Big City, Low Budget: Being Stealthy in Vancouver

We clocked in some major city miles in Vancouver before heading away from the coast and toward Hope, British Columbia. Check out some of our stealth camping tips so you and your van can live that big city dream!

Sailing into Horseshoe Bay on a warm May evening made for a pretty spectacular welcome back onto mainland BC. All of the smaller islands surrounding Vancouver Island and the luxurious shacks that sit atop them sparkled in the setting sun as our ferry docked about 15 minutes north of West Van. We didn’t want to deal with driving through the city after a long day cruising across the island so we headed north toward Squamish to hunker down for the night. Highway 99, or the Sea-to-Sky Highway, is kind of like a continuation of America’s Pacific Coast Highway that skims the rugged coastline all the way to Squamish before surrounding you in mountains as you head into Whistler. BC is full of scenic drives but this route in particular is pretty special.

Generic Van Life - Vancouver Squamish
Stunning views just south of Squamish

We found a spot just off the highway with a glorious view of the islands (think Canada, not Galapagos) and the seemingly calm waters that separated us. Being so close to Vancouver, this was a fairly popular spot to camp with a small “village” of vanners forming as more people set up shop for the night. We’re not big fans of waking up early so luckily most of the folks had already set out for the day by the time we rolled out of bed and we had the views all to ourselves.

Generic Van Life - Vancouver Squamish Hwy 99
Hard to believe we were only metres away from a busy highway

Over the next week, we got our fair dose of city life as we caught up with lots of friends and family in Vancouver. In fact, we experienced the ultimate Vancouver dream: living on a swanky street in Kitsilano lined with multi-million dollar houses while being steps from the beach and tons of bars and restaurants – oh and, for $0 in rent. City camping is not for everyone and definitely gets old pretty quick but it made for a great way to keep our expenses down while spending our days wandering around a big city. It can seem a little daunting at first to pick a spot where you’ll actually be able to sleep the night and not be woken up by relentless street noise or the fear of police knocking on your window in the middle of the night, so here are a few tips we’ve learned for successful stealth camping:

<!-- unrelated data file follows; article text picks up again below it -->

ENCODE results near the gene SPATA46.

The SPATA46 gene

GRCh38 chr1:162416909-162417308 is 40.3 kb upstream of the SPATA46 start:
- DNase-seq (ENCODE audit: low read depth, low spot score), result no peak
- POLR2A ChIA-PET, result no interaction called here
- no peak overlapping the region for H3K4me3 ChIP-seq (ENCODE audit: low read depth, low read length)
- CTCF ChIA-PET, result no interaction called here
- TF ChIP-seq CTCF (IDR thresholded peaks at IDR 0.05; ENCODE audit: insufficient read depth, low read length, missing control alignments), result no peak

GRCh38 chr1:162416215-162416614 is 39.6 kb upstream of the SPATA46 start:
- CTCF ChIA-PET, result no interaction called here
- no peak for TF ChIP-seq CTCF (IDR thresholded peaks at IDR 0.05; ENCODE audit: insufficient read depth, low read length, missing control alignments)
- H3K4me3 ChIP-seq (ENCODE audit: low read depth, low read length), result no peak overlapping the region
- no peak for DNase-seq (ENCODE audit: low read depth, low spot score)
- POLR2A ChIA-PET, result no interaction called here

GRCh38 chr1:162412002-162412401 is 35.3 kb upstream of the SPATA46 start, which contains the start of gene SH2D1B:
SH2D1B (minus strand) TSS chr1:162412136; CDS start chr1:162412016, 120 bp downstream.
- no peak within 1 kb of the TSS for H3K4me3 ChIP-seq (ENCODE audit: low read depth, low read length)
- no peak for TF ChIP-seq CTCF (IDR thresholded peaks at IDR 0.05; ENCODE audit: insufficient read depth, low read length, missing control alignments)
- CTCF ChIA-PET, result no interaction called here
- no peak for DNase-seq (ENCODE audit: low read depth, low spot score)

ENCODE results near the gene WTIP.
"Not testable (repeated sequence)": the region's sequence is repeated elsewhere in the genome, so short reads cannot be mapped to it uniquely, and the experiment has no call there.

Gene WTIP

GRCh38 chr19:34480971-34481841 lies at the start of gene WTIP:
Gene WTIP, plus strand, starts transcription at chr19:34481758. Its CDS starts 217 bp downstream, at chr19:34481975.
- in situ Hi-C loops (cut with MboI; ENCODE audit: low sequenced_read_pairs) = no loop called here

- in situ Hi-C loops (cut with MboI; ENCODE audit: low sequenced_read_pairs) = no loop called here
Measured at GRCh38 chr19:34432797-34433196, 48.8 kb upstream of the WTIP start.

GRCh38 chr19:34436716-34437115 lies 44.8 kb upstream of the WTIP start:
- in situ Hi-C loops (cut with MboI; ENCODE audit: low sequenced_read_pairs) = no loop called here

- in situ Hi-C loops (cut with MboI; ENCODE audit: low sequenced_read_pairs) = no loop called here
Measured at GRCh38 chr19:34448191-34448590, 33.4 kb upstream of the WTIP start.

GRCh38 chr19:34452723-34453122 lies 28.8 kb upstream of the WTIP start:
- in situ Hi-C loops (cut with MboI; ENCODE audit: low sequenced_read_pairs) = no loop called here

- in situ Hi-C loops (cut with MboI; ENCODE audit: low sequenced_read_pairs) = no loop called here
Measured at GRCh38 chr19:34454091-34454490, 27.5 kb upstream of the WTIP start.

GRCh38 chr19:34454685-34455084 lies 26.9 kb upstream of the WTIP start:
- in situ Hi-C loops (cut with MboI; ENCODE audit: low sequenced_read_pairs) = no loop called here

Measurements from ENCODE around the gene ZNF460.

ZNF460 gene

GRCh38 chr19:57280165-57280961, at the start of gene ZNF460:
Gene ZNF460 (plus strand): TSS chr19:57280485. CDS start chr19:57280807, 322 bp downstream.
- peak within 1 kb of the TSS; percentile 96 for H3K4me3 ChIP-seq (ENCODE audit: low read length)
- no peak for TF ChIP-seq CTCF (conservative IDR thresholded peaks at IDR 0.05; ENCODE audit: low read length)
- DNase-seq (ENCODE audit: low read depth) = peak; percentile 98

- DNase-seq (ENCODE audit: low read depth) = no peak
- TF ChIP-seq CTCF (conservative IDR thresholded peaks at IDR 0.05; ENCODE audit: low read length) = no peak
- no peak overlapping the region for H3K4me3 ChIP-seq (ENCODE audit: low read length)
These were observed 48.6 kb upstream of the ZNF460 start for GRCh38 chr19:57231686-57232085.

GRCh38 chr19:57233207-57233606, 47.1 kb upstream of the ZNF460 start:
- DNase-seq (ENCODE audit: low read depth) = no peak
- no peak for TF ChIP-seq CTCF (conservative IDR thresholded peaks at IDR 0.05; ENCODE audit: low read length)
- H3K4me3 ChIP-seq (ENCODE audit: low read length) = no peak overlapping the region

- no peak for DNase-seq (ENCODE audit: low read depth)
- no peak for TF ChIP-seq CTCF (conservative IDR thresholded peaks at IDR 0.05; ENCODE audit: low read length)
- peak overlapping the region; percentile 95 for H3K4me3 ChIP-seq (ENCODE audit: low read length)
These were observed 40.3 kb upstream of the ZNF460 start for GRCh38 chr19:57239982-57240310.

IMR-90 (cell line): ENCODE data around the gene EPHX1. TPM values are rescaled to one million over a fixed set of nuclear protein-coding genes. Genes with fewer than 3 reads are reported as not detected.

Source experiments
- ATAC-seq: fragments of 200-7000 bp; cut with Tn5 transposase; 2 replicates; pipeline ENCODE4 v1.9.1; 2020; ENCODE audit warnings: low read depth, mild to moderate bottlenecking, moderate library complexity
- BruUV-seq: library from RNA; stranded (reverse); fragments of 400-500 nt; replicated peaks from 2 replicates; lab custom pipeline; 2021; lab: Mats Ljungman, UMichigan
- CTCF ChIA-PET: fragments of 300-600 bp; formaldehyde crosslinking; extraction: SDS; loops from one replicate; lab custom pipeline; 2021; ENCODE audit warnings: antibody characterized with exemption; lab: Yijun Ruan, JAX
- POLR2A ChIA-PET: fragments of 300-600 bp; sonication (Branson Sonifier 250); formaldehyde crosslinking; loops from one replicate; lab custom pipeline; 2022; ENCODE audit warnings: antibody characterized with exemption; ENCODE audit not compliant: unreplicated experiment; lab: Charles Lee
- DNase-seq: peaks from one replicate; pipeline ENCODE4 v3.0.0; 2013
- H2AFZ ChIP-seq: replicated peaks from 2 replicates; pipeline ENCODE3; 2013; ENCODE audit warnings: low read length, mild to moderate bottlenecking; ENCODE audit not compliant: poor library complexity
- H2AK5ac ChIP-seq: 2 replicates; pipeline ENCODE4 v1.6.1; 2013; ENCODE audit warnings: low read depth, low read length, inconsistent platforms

• Arrive after the sun goes down and already be ready for bed. This way, you don’t need to exit the van to go to the bathroom or have lights on to see your toothbrush. We like to stay in a public parking lot, like a grocery store or city park, and do all of our bedtime duties there so we can keep pretty low-key once we arrive at our spot. With this method, we’ll head out in the AM so folks might not have even noticed we were there at all.
  • Otherwise, park the van in the day, put all the curtains down and leave. Leave for the whole day. People seem to be much less sketched out by a van in the daytime that seems to just be “forgotten” by nightfall. Nothing says CIA like a cargo van with a fake florist company’s logo rolling up at 7PM and not moving. In Key West, we parked near a hotel and left for the day to be tourists and didn’t return until after midnight – this made the van seem more like any other commuter vehicle than our house.